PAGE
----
Classical Be stars

Rapidly rotating B stars with viscous Keplerian decretion disks
  • Thomas RiviniusEmail author
  • Alex C. Carciofi
  • Christophe Martayan
Review Article


In the past decade, a consensus has emerged regarding the nature of classical Be stars: They are very rapidly rotating main sequence B stars, which, through a still unknown, but increasingly constrained process, form an outwardly diffusing gaseous, dust-free Keplerian disk. In this work, first the definition of Be stars is contrasted to similar classes, and common observables obtained for Be stars are introduced and the respective formation mechanisms explained. We then review the current state of knowledge concerning the central stars as non-radially pulsating objects and non-magnetic stars, as far as it concerns large-scale, i.e., mostly dipolar, global fields. Localized, weak magnetic fields remain possible, but are as of yet unproven. The Be-phenomenon, linked with one or more mass-ejection processes, acts on top of a rotation rate of about 75 % of critical or above. The properties of the process can be well constrained, leaving only few options, most importantly, but not exclusively, non-radial pulsation and small-scale magnetic fields. Of these, it is well possible that all are realized: In different stars, different processes may be acting. Once the material has been lifted into Keplerian orbit, memory of the details of the ejection process is lost, and the material is governed by viscosity. The disks are fairly well understood in the theoretical framework of the viscous decretion disk model. This is not only true for the disk structure, but as well for its variability, both cyclic and secular. Be binaries are reviewed under the aspect of the various types of interactions a companion can have with the circumstellar disk. Finally, extragalactic Be stars, at lower metallicities, seem more common and more rapidly rotating.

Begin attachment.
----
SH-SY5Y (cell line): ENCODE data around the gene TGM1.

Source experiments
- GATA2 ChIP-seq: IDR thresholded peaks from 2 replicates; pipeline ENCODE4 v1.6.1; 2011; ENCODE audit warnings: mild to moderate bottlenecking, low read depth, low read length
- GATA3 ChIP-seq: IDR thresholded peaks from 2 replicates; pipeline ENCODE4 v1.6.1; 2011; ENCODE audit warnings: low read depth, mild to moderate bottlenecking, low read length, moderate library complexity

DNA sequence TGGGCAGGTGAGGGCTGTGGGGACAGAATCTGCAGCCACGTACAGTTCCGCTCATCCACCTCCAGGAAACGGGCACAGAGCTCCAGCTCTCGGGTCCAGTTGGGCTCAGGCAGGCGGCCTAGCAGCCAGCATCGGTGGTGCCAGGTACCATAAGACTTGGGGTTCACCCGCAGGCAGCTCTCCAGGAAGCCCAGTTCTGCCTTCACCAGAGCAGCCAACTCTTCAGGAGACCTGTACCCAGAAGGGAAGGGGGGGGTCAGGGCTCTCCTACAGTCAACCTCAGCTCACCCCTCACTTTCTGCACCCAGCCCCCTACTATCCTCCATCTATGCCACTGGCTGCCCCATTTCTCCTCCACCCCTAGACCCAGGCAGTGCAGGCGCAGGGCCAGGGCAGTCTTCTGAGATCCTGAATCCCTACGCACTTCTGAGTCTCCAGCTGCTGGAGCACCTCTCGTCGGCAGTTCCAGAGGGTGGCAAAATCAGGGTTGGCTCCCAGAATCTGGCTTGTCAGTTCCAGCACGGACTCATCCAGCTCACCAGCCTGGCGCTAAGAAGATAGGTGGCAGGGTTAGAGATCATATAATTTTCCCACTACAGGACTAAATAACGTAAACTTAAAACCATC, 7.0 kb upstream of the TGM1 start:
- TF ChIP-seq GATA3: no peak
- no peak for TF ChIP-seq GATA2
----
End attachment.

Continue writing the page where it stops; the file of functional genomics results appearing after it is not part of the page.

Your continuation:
Stars: emission-line, Be Stars: rotation Stars: oscillations Stars: winds, outflows Stars: circumstellar matter 



We dedicate this review to the memory of the late John Porter. John was an outstanding colleague, scientifically as well as personally. He passed away Tuesday, June 7, 2005.

We are grateful to the Organizing Committee of the IAU Working Group on Active B stars for endorsing this review.

Valuable comments on the draft manuscript were provided by Dietrich Baade, Armando Domiciano de Souza, Jason Grunhut, Carol Jones, Ronald Mennickent, Florentin Millour, Coralie Neiner, Atsuo Okazaki, Stan Owocki, Geraldine Peters, Myron Smith, Philippe Stee, Richard Townsend, and Gregg Wade.

We thank Carol Jones, Armando Domiciano de Souza, Cyril Escolano, Daniel M. Faes, Robbie Halonen, Xavier Haubois, Anne-Marie Hubert, Stefan Keller, Bruno C. Mota, Coralie Neiner, Atsuo Okazaki, Stan Owocki, Gail Schaefer, and Richard Townsend for providing data for figures.

For this work we made use of NASA’s ADS, the ESO Science Archive Facility, the AMBER data reduction package of the Jean-Marie Mariotti Center, the pgfplots package by Ch. Feuersänger, and the computing facilities of the Laboratory of Astroinformatics (IAG/USP, NAT/Unicsul), whose purchase was made possible by the Brazilian agency Fapesp (grant 2009/54006-4) and the INCT-A.

TRi acknowledges ESO’s support in the form of a temporary re-assignment to the Office for Science to complete this review. ACa acknowledges support from CNPq (grant 307076/2012-1) and Fapesp (grant 2010/19029-0).


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Copyright information

© Springer-Verlag Berlin Heidelberg 2013

Authors and Affiliations

  • Thomas Rivinius
    • 1
    Email author
  • Alex C. Carciofi
    • 2
  • Christophe Martayan
    • 1
  1. 1.European Organisation for Astronomical Research in the Southern HemisphereCasillaChile
  2. 2.Instituto de Astronomia, Geofísica e Ciências AtmosféricasUniversidade de São PauloSão PauloBrazil

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